AV testing transparency tool is anything but transparent

September 3, 2020

Tyson Fisher


On Wednesday, Sept. 2, The U.S. Department of Transportation launched a public online tracking tool to add transparency to automated vehicle technology. There’s one problem: very few stakeholders are participating.

The brand new website allows the public to find information about on-road AV testing in their area. The tool is part of the Automated Vehicle Transparency and Engagement for Safe Testing (AV TEST) Initiative. How transparent is it? Let’s take a look.

Here’s the first thing you see when accessing NHTSA.gov/AVtest.

AV TEST transparency map

The red circles you see denote where AVs are being tested. The larger the circle the more vehicles being tested. That large circle in San Francisco is for 230 GM Chevy Bolts being deployed in the area. When you click a circle, details about the testing pops up.

The transparency tool also shows what road types are being used for testing. Also, the website shows what type of vehicle is being tested.

Transparency also comes in the form of state governments. The “State Info” lists AV policies, regulations, programs and other information at the state government level. It’s a one-stop shop for all state government AV information. This will save hours of scouring through government websites looking for related documents.

All of this sounds great. However, the transparency tool is more symbolic than it is useful.

The most conspicuous downfall of this tool is the number of participants. A total of nine companies are supplying data for the website. The same number of Ferris Bueller’s absences in the movie “Ferris Bueller’s Day Off.” A number less than the number of fingers you have. Those companies are:

  • Beep.
  • Fiat Chrysler.
  • General Motors.
  • Local Motors Industries.
  • Navya.
  • Nuro.
  • Toyota.
  • Uber.
  • Waymo.

However, there are some glaring omissions from this list, including Tesla. Aside from Waymo, there is no other AV truck company on the list. Embark, TuSimple and every single truck manufacturer are notably missing from this “transparency” tool.

In fact, of the more than 50 vehicles listed on the AV TEST website, there is only one heavy truck. Many AV stakeholders have said that heavy trucks will be among the first self-driving vehicles available due to the relatively limited amount of technology needed to navigate highways versus congested urban streets. How much transparency can there be if only one truck is being tracked?

What kind of data does the public have access to? Not much.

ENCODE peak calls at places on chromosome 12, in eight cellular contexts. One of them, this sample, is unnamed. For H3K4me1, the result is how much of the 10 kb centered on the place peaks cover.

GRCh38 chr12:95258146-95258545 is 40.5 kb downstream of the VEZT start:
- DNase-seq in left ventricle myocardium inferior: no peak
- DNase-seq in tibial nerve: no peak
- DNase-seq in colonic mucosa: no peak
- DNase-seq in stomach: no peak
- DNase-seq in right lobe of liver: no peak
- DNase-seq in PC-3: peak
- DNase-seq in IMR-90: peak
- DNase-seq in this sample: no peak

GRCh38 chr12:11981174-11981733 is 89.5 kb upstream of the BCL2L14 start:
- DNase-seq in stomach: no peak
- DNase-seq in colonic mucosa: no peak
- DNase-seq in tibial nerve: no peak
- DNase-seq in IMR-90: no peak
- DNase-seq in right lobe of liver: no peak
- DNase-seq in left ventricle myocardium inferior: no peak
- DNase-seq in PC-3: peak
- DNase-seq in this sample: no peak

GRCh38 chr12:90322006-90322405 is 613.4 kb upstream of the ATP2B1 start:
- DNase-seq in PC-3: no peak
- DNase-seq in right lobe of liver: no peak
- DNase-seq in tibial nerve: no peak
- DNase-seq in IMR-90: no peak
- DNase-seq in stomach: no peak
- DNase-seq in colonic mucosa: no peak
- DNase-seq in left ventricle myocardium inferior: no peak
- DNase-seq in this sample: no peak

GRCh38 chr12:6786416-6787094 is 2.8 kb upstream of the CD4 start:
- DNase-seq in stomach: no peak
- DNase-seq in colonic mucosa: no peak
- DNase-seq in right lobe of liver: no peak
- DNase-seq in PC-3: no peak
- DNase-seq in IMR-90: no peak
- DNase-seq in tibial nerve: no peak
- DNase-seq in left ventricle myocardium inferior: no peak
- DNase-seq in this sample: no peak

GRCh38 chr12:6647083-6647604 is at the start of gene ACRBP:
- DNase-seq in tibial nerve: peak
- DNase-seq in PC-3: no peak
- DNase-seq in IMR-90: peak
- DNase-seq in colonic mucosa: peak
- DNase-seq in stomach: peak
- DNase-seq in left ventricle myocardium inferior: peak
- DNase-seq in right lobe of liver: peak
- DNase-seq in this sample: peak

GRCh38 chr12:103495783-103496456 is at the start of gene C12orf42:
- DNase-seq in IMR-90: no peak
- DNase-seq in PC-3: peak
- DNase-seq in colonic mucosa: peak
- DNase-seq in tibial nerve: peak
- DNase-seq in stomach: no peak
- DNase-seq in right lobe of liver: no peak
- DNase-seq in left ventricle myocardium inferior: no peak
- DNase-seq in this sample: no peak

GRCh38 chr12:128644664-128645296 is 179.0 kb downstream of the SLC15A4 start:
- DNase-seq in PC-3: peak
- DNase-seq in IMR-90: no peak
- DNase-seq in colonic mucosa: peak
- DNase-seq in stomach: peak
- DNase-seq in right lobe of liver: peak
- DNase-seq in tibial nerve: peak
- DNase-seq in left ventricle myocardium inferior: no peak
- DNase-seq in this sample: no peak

At least nothing that isn’t already available. According to the website, the following data can be submitted by any of the nine participating companies:

  • Operation status (active, temporarily inactive or complete).
  • Activity (limited demo, longer duration testing, commercial use, etc.).
  • Vehicle.
  • Number of vehicles.
  • Top operational speed.
  • Road type.
  • Safety driver (in-vehicle human driver, remote monitoring, etc.).
  • Use (public use, transit, delivery, etc.).
  • AV technology developer.
  • Vehicle manufacturer.
  • Site coordinator.
  • Site operator.

However not a single car or truck is reporting top operational speed, which is a bit of information many would love to know. So much for transparency there.

The website can also show you zones where the testing is being done, which some entries do. Even better, the map can also reveal the exact routes of the testing. However, no one is submitting that information either. That would be too transparent, after all.

In reality, nothing of significance can be found on this transparency tool.

That’s mostly because all data submitted is voluntary. No one is going to publicly release data about whether or not any of these AVs crash or how successful the testing went. Often, the most useful information has to be mandated. For instance, that’s why the Freedom of Information Act exists. Without something equivalent to FOIA, AV companies are only going to give us the equivalent of heavily redacted documents if anything at all. With only nine of dozens of AV companies being represented, we’re not even getting a snapshot of the reality of AV technology.

Not to sound like a jerk, but this tool is useless. To call this “transparency” is nothing more than an attempt to please the public. In the words of Inigo Montoya in “The Princess Bride,” “You keep using that word. I do not think it means what you think it means.”